ambiguity


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ambiguity

[‚am·bə′gyü·əd·ē]
(electronics)
The condition in which a synchro system or servosystem seeks more than one null position.
(navigation)
The condition in which navigation coordinates derived from a navigational instrument define more than one point, direction, line of position, or surface of position.

Ambiguity

Delphic oracle
ultimate authority in ancient Greece; often speaks in ambiguous terms. [Gk. Hist.: Leach, 305]
Iseult’s vow
pledge to husband has double meaning. [Arth. Legend: Tristan]
Loxias
epithet of Apollo, meaning “ambiguous” in reference to his practically uninterpretable oracles. [Gk. Myth.: Zimmer-man, 26]
Pooh-Bah
different opinion for every one of his offices. [Br. Opera: The Mikado, Magill I, 591–592]
References in periodicals archive ?
This study examines the relationship between the Five Factor Model of Personality with the three dimensions of role stress namely role conflict, role ambiguity and role overload.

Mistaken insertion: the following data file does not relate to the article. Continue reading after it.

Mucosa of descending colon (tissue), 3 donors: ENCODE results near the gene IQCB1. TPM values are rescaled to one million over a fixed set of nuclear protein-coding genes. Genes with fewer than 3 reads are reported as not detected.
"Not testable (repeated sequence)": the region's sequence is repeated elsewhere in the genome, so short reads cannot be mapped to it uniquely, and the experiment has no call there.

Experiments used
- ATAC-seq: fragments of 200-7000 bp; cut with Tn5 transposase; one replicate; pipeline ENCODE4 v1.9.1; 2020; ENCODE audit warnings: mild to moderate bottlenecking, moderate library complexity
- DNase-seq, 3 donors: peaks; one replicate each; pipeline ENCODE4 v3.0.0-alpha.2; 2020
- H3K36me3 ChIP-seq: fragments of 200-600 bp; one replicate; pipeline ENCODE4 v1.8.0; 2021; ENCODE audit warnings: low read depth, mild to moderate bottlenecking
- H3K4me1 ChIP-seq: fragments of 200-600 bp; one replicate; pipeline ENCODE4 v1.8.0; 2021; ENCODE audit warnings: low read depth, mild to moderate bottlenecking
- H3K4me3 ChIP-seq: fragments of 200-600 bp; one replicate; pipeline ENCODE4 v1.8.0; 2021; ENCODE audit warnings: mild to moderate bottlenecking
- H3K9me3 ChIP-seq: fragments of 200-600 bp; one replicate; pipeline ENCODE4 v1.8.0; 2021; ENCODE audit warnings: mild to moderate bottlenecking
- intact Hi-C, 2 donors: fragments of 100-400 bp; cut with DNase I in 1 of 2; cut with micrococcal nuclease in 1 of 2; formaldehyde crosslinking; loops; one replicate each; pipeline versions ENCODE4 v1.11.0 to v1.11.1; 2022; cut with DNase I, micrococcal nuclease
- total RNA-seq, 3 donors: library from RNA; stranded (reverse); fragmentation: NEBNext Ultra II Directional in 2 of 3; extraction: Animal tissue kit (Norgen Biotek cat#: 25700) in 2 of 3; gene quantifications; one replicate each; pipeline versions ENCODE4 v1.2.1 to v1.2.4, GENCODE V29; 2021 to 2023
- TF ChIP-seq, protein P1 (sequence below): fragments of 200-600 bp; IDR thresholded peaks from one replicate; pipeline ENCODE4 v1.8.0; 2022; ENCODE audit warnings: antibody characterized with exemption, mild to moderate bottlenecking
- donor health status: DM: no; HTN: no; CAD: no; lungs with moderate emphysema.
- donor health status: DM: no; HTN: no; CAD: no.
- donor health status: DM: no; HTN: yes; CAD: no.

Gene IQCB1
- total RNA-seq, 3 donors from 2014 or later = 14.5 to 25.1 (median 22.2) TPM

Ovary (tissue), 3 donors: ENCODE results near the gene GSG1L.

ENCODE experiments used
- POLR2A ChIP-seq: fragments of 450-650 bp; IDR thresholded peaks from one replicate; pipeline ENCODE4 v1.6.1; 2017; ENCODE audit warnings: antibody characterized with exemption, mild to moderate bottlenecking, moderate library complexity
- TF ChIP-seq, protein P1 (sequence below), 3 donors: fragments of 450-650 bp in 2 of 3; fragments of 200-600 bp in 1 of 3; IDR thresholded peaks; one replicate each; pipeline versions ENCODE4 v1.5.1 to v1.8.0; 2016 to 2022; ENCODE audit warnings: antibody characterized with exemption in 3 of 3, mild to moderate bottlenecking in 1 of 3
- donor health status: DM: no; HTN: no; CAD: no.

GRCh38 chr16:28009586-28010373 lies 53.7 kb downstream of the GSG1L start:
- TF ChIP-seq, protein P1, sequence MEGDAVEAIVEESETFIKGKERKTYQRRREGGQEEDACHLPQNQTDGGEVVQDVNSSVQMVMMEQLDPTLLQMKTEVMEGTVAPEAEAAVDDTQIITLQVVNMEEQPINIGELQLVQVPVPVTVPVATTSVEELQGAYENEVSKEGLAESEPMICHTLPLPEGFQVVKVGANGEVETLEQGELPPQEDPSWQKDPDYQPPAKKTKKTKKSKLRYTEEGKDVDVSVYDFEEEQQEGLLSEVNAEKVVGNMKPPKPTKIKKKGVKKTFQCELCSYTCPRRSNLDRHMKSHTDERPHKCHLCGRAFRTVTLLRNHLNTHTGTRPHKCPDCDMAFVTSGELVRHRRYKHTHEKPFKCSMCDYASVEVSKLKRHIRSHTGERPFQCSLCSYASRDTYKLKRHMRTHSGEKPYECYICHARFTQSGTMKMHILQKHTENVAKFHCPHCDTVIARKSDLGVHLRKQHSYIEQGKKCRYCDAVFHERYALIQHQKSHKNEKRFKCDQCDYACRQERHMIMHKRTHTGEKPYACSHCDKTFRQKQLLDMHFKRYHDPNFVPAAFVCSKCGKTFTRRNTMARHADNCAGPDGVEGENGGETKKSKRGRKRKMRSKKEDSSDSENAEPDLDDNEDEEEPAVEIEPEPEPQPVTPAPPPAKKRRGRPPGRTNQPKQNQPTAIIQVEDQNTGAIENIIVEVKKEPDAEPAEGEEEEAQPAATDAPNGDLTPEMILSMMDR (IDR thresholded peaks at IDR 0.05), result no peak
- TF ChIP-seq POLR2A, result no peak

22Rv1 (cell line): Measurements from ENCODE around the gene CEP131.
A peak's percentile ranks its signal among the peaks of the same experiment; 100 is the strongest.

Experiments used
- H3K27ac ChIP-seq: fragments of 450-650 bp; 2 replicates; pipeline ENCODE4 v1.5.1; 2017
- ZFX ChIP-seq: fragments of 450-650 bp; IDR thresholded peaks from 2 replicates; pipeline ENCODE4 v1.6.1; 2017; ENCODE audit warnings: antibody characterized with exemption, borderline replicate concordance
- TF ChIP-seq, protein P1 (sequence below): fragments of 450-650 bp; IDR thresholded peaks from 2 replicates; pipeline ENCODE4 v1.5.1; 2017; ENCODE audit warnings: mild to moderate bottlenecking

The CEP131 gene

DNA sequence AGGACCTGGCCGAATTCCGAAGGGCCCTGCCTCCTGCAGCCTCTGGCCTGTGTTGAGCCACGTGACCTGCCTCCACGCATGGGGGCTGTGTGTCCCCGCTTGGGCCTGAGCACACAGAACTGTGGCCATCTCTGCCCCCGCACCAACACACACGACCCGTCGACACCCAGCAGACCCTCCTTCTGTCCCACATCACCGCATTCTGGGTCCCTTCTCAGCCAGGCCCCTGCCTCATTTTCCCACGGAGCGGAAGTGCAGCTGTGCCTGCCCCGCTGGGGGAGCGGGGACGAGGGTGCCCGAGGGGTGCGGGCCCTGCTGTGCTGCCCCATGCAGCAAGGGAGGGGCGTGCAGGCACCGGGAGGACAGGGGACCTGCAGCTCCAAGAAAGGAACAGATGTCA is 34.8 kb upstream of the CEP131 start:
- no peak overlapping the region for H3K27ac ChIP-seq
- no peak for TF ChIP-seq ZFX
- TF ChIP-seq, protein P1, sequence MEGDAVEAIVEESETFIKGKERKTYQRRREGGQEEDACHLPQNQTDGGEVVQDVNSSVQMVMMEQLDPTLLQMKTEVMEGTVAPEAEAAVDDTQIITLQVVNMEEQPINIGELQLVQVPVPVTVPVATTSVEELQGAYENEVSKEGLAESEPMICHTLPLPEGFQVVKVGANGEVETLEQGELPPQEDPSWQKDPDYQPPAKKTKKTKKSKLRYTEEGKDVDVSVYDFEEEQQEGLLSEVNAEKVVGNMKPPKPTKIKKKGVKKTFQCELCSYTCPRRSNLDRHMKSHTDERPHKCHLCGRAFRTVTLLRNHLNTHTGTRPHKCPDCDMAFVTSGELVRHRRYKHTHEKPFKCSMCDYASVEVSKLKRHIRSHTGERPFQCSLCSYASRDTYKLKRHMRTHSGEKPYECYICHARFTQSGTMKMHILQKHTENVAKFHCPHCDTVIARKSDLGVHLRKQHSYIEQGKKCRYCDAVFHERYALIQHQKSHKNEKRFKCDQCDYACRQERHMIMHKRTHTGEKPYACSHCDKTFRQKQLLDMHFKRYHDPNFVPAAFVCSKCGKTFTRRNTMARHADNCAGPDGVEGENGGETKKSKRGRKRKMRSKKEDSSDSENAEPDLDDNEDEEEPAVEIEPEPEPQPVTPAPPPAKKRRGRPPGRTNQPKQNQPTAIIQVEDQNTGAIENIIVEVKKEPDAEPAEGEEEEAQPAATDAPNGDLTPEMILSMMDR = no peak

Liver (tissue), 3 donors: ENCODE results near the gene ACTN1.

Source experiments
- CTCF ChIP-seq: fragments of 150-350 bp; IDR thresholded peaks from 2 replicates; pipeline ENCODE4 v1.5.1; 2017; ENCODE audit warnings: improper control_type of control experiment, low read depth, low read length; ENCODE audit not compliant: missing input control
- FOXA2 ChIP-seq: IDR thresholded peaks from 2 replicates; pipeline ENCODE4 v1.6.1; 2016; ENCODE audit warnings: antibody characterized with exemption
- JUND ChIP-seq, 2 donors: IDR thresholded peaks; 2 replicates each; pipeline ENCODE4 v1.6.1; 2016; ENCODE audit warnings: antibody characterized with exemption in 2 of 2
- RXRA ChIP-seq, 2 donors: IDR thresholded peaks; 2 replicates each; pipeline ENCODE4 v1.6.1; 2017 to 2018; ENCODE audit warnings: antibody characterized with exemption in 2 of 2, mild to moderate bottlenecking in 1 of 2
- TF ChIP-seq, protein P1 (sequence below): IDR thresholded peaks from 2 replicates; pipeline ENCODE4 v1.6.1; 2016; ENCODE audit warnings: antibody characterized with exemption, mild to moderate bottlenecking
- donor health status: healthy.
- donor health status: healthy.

Hypothesis 1(b): There will be a positive relationship between neuroticism and role ambiguity.
Various people have said that ambiguity is a problem for communication," Ted Gibson, senior author of the study, said.
We focus on two basic predictions from ambiguity models.
The ambiguity of the sublime is inevitably bound up with the challenge to assimilate the new.
the process of perceiving, interpreting, and reacting) with ambiguous situations works to determine one's tolerance for ambiguity (TFA) level (Stoycheva, 2002; 2003).
A line of reasoning can apply to all of literature and ambiguity as forms of the same dichotomy.
In addition to the above framework, Beauchamp and Bray (2001) demonstrated that an athlete could experience role ambiguity while engaged in either offensive on-field activities or defensive on-field activities.
The argument made here is that hierarchical level influences both the degree of accountability employees experience, as well as the amount of ambiguity or uncertainty present in their jobs.
Chen is less persuasive, however, in arguing for the continuation of strategic ambiguity.
In this article, we explore the effects of risk aversion and ambiguity aversion on mortality risk modeling and pricing.
In the real world, decisions under uncertainty often involve only vague probabilities, making ambiguity aversion a possible cause for observed market phenomena which are anomalies from the point of view of expected utility theory.